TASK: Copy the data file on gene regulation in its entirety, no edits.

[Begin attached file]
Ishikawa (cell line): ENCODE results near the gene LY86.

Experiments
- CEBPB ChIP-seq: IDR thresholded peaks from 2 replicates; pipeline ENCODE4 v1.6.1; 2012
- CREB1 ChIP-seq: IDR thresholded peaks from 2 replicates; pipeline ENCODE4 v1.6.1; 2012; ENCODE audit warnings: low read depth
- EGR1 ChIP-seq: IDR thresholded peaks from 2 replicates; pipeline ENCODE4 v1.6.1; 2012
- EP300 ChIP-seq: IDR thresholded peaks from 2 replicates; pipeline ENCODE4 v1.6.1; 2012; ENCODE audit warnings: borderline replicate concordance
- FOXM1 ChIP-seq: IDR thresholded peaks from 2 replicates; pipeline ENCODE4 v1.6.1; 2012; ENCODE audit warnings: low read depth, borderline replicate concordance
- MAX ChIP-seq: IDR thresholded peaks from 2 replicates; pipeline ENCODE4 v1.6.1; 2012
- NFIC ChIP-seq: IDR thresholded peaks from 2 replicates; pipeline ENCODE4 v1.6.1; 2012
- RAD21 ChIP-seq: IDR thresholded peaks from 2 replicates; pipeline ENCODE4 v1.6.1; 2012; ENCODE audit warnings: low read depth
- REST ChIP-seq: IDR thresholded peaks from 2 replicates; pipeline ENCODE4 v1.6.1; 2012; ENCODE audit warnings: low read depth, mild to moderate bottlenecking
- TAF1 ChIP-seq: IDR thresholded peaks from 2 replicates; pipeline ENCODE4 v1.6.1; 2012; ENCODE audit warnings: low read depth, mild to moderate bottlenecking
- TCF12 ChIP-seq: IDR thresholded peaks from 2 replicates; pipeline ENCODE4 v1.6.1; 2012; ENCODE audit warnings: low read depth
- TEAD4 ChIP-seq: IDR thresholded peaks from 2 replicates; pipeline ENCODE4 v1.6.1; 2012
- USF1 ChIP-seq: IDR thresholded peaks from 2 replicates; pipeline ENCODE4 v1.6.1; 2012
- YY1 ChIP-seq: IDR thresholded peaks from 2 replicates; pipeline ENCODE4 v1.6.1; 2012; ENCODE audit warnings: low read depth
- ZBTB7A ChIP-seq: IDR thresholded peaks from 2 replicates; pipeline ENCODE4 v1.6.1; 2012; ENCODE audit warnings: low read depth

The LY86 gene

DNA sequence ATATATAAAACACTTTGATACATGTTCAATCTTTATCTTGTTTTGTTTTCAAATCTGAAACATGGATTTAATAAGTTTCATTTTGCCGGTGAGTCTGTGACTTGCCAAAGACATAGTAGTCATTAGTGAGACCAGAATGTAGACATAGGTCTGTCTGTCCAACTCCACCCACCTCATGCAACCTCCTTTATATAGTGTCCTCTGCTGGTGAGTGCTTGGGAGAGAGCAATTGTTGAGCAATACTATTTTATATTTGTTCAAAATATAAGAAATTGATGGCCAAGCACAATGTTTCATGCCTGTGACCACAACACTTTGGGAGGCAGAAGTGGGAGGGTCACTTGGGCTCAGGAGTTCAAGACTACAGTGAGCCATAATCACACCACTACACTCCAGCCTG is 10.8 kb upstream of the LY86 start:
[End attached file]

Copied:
Ishikawa (cell line): ENCODE results near the gene LY86.

Experiments
- CEBPB ChIP-seq: IDR thresholded peaks from 2 replicates; pipeline ENCODE4 v1.6.1; 2012
- CREB1 ChIP-seq: IDR thresholded peaks from 2 replicates; pipeline ENCODE4 v1.6.1; 2012; ENCODE audit warnings: low read depth
- EGR1 ChIP-seq: IDR thresholded peaks from 2 replicates; pipeline ENCODE4 v1.6.1; 2012
- EP300 ChIP-seq: IDR thresholded peaks from 2 replicates; pipeline ENCODE4 v1.6.1; 2012; ENCODE audit warnings: borderline replicate concordance
- FOXM1 ChIP-seq: IDR thresholded peaks from 2 replicates; pipeline ENCODE4 v1.6.1; 2012; ENCODE audit warnings: low read depth, borderline replicate concordance
- MAX ChIP-seq: IDR thresholded peaks from 2 replicates; pipeline ENCODE4 v1.6.1; 2012
- NFIC ChIP-seq: IDR thresholded peaks from 2 replicates; pipeline ENCODE4 v1.6.1; 2012
- RAD21 ChIP-seq: IDR thresholded peaks from 2 replicates; pipeline ENCODE4 v1.6.1; 2012; ENCODE audit warnings: low read depth
- REST ChIP-seq: IDR thresholded peaks from 2 replicates; pipeline ENCODE4 v1.6.1; 2012; ENCODE audit warnings: low read depth, mild to moderate bottlenecking
- TAF1 ChIP-seq: IDR thresholded peaks from 2 replicates; pipeline ENCODE4 v1.6.1; 2012; ENCODE audit warnings: low read depth, mild to moderate bottlenecking
- TCF12 ChIP-seq: IDR thresholded peaks from 2 replicates; pipeline ENCODE4 v1.6.1; 2012; ENCODE audit warnings: low read depth
- TEAD4 ChIP-seq: IDR thresholded peaks from 2 replicates; pipeline ENCODE4 v1.6.1; 2012
- USF1 ChIP-seq: IDR thresholded peaks from 2 replicates; pipeline ENCODE4 v1.6.1; 2012
- YY1 ChIP-seq: IDR thresholded peaks from 2 replicates; pipeline ENCODE4 v1.6.1; 2012; ENCODE audit warnings: low read depth
- ZBTB7A ChIP-seq: IDR thresholded peaks from 2 replicates; pipeline ENCODE4 v1.6.1; 2012; ENCODE audit warnings: low read depth

The LY86 gene

DNA sequence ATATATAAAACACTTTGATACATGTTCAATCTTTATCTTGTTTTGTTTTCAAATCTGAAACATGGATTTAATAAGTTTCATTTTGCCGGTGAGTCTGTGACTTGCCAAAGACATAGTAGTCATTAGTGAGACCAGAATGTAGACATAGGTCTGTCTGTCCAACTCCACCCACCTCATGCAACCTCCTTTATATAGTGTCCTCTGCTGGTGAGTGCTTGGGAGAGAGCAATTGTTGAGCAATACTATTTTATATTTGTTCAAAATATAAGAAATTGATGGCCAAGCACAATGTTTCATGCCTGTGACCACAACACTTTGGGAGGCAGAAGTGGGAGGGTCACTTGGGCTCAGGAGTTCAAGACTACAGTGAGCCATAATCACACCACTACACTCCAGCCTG is 10.8 kb upstream of the LY86 start: